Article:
for impartiality, in the main well deserved, was by its
nature conservative, and by its constitution the associate and the support of the House of Lords.
Westminster Hall, which had stood through many revolutions and many dynasties, and was become venerable from an unchanged existence of five hundred years, sent the first officer in one of its courts, from however humble an origin he might have sprung, to take precedence of the nobility of the realm, and act as president of the chamber of peers.
That branch of the legislature derived an increase of its dignity from the great lawyers whom the crown, from time to time, was accustomed to ennoble; and moreover, it formed, of itself, a part of the judicial system.
The House of Commons, whose members, from their frequent elections, best knew the temper of the people, possessed exclusively the right to originate votes of supply; but the final judgment on all questions of law respecting property rested with the House of Lords.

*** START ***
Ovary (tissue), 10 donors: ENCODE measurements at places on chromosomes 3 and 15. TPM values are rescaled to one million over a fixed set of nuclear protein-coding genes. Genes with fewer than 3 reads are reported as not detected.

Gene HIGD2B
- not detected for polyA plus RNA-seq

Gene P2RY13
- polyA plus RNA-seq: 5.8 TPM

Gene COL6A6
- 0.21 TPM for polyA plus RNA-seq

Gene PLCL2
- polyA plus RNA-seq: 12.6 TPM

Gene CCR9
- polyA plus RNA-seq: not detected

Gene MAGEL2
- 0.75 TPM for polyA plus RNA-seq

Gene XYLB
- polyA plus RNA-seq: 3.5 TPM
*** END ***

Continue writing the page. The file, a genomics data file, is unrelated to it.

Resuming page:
The same cast of aristocracy, intermingled with popularity, pervaded the systems of education.
From climate, compact population, and sober national character, England
was capable beyond any other country in the world of a system of popular education.
Nevertheless it had none.
The mass of its people was left ignorant how to write or read.
But the benevolence of Catholic ages, emulated also in later times, had benefited science by endowments, which in their conception were charity schools; founded by piety for the education of poor men's sons; where a place might sometimes be awarded to favor, but advancement could be obtained only by merit; and the sons of the aristocracy, having no seminaries